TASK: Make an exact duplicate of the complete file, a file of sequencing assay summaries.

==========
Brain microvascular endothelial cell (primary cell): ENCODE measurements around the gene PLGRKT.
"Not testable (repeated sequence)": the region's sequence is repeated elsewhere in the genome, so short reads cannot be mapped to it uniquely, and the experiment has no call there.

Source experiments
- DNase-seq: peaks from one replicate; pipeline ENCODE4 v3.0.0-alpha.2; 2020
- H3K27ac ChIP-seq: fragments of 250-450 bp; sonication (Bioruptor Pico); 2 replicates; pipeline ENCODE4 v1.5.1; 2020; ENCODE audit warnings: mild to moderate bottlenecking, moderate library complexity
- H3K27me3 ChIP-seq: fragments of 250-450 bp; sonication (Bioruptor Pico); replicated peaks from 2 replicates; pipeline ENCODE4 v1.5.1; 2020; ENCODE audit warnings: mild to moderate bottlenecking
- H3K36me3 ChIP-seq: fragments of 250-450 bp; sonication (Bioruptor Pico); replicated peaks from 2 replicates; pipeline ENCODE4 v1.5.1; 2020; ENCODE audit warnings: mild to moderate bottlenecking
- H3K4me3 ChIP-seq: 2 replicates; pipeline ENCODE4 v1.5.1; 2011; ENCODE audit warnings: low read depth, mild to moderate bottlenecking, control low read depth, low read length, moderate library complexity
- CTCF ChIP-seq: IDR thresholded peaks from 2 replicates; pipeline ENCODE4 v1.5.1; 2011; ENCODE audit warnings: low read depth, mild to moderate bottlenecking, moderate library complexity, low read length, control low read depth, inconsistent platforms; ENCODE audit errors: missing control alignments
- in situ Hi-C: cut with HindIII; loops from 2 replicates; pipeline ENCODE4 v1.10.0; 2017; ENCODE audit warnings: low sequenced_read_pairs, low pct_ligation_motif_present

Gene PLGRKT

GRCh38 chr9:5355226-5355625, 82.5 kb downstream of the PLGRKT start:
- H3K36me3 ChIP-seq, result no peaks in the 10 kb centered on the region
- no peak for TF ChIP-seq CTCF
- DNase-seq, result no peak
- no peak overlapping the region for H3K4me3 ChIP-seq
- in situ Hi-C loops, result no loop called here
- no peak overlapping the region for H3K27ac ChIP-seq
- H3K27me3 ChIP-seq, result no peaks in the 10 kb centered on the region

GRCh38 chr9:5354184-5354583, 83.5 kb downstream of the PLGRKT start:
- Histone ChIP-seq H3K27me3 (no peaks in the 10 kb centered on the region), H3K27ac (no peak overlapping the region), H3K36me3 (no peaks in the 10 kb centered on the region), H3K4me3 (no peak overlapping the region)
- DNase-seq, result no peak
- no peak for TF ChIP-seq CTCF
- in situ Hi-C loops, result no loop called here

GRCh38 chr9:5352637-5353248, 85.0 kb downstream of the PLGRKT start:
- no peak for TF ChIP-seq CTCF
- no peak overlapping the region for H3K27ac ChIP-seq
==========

Brain microvascular endothelial cell (primary cell): ENCODE measurements around the gene PLGRKT.
"Not testable (repeated sequence)": the region's sequence is repeated elsewhere in the genome, so short reads cannot be mapped to it uniquely, and the experiment has no call there.

Source experiments
- DNase-seq: peaks from one replicate; pipeline ENCODE4 v3.0.0-alpha.2; 2020
- H3K27ac ChIP-seq: fragments of 250-450 bp; sonication (Bioruptor Pico); 2 replicates; pipeline ENCODE4 v1.5.1; 2020; ENCODE audit warnings: mild to moderate bottlenecking, moderate library complexity
- H3K27me3 ChIP-seq: fragments of 250-450 bp; sonication (Bioruptor Pico); replicated peaks from 2 replicates; pipeline ENCODE4 v1.5.1; 2020; ENCODE audit warnings: mild to moderate bottlenecking
- H3K36me3 ChIP-seq: fragments of 250-450 bp; sonication (Bioruptor Pico); replicated peaks from 2 replicates; pipeline ENCODE4 v1.5.1; 2020; ENCODE audit warnings: mild to moderate bottlenecking
- H3K4me3 ChIP-seq: 2 replicates; pipeline ENCODE4 v1.5.1; 2011; ENCODE audit warnings: low read depth, mild to moderate bottlenecking, control low read depth, low read length, moderate library complexity
- CTCF ChIP-seq: IDR thresholded peaks from 2 replicates; pipeline ENCODE4 v1.5.1; 2011; ENCODE audit warnings: low read depth, mild to moderate bottlenecking, moderate library complexity, low read length, control low read depth, inconsistent platforms; ENCODE audit errors: missing control alignments
- in situ Hi-C: cut with HindIII; loops from 2 replicates; pipeline ENCODE4 v1.10.0; 2017; ENCODE audit warnings: low sequenced_read_pairs, low pct_ligation_motif_present

Gene PLGRKT

GRCh38 chr9:5355226-5355625, 82.5 kb downstream of the PLGRKT start:
- H3K36me3 ChIP-seq, result no peaks in the 10 kb centered on the region
- no peak for TF ChIP-seq CTCF
- DNase-seq, result no peak
- no peak overlapping the region for H3K4me3 ChIP-seq
- in situ Hi-C loops, result no loop called here
- no peak overlapping the region for H3K27ac ChIP-seq
- H3K27me3 ChIP-seq, result no peaks in the 10 kb centered on the region

GRCh38 chr9:5354184-5354583, 83.5 kb downstream of the PLGRKT start:
- Histone ChIP-seq H3K27me3 (no peaks in the 10 kb centered on the region), H3K27ac (no peak overlapping the region), H3K36me3 (no peaks in the 10 kb centered on the region), H3K4me3 (no peak overlapping the region)
- DNase-seq, result no peak
- no peak for TF ChIP-seq CTCF
- in situ Hi-C loops, result no loop called here

GRCh38 chr9:5352637-5353248, 85.0 kb downstream of the PLGRKT start:
- no peak for TF ChIP-seq CTCF
- no peak overlapping the region for H3K27ac ChIP-seq